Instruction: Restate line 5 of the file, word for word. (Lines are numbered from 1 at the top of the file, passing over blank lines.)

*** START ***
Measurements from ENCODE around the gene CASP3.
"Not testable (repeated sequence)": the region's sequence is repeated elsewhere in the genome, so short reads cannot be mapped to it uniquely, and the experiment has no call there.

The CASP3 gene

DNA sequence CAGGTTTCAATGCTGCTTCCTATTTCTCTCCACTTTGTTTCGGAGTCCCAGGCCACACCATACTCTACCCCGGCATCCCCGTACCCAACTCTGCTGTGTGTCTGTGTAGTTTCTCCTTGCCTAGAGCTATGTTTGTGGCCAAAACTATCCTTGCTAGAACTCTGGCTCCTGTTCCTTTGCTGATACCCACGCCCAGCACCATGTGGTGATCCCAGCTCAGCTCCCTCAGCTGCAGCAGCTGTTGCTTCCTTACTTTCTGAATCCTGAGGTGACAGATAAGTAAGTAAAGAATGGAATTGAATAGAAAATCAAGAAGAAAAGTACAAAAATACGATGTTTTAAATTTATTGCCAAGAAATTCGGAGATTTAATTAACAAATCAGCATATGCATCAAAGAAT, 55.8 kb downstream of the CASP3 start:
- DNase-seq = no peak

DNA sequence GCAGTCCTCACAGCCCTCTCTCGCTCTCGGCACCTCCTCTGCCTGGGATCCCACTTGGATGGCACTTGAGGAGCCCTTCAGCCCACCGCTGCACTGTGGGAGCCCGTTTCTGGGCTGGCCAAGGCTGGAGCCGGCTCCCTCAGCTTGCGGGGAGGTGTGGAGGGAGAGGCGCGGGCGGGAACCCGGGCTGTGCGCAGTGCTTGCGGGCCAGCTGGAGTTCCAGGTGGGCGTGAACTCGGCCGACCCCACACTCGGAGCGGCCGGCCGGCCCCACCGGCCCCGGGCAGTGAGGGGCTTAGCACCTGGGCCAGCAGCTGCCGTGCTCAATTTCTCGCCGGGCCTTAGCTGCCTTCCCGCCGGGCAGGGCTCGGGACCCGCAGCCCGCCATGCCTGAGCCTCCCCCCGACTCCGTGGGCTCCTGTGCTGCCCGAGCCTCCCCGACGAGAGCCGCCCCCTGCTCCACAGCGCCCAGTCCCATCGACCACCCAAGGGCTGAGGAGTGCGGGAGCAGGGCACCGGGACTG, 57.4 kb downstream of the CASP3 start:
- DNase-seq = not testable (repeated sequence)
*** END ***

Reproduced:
- DNase-seq = no peak